What is cable TV the greatest thing since? Maybe Glad Bags, or NutraSweet, or the Slinky. But it is not the greatest thing since television. After having it in your home for a while, the thrill wears off with a thud, like it does with a personal computer. You begin to resent it, to hate it; the compact disc player and VCR seem infinitely more benign technological intruders.

Considering the complications and postponements that have plagued the District's herky-jerky cable plans, and despite the fact that District Cablevision Inc. yesterday delivered a schedule to the D.C. City Council for wiring the city, the possibility still remains that the District won't fully be wired until cable is obsolete and pint-sized satellite dishes are all the rage. That may not be a tragedy for the citizens of the capital. The only prayers that cable seems to answer are businessmen's.

At the moment, cable TV systems and networks nationwide are cooperating in a public relations campaign to discourage people from "stealing" cable TV programming. It seems some enterprising souls manage to patch into their local cable systems without paying; others get premium services like Home Box Office and Showtime for free through one form of technical mischief or another.

If the cable industry spent as much time upgrading its services and improving its product as it does scrambling signals and snuffing out pirates, cable TV might not be quite the mega-letdown that it is. When one compares the reality of Cable 1985 with the sky-pie promises of yesteryear, one sees a hungry fat frog that started out as a public-spirited prince. While never one to encourage law breaking, I cannot for the life of me imagine a more defensible crime than putting one over on the pikers who run cable TV. Putting one over on them should come under the heading of justifiable revenge.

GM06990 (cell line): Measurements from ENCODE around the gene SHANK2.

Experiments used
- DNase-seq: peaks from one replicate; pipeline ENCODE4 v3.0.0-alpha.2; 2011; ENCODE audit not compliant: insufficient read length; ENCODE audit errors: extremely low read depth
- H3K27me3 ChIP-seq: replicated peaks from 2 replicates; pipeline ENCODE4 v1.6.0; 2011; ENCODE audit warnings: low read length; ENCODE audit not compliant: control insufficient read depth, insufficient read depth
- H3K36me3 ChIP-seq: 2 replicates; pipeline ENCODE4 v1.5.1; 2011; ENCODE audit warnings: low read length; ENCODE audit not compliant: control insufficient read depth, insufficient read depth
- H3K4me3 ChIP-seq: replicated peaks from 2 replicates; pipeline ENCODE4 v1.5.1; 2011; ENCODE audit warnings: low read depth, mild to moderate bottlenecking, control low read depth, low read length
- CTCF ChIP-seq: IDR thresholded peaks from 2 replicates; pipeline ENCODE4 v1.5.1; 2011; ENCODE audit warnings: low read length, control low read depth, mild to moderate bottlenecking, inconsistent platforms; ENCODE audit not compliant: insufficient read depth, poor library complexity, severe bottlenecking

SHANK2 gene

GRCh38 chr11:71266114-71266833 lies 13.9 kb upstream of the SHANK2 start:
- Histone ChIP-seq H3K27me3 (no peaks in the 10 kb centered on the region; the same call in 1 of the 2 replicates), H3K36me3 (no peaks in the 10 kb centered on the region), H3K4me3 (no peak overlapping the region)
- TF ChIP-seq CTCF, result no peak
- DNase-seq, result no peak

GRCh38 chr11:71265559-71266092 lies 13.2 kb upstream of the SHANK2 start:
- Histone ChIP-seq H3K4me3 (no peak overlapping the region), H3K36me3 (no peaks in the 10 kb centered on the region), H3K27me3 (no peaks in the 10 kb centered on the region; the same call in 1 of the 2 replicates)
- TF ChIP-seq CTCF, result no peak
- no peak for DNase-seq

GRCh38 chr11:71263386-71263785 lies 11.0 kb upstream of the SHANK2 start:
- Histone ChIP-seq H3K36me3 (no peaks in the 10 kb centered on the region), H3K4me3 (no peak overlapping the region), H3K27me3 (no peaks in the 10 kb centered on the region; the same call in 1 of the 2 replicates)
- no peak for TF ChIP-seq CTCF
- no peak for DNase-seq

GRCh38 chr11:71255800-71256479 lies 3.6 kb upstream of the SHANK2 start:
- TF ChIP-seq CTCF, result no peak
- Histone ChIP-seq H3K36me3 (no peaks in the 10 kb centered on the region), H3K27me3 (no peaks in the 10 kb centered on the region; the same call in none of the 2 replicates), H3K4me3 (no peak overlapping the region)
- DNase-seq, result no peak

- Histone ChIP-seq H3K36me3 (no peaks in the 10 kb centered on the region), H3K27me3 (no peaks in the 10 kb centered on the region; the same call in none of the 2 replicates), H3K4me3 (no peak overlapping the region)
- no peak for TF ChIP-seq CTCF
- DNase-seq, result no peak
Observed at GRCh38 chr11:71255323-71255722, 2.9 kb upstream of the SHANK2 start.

As infuriating as cable TV can be -- whether it's poor service from one's local cable system or the agony of endlessly repeated movies on pay channels -- it may soon be getting worse. Two decisions this summer that affect cable TV will enable it to become more expensive and less responsive. The abiding goal of the cable industry may be to deliver less while charging more; that wouldn't make it unique in the annals of business.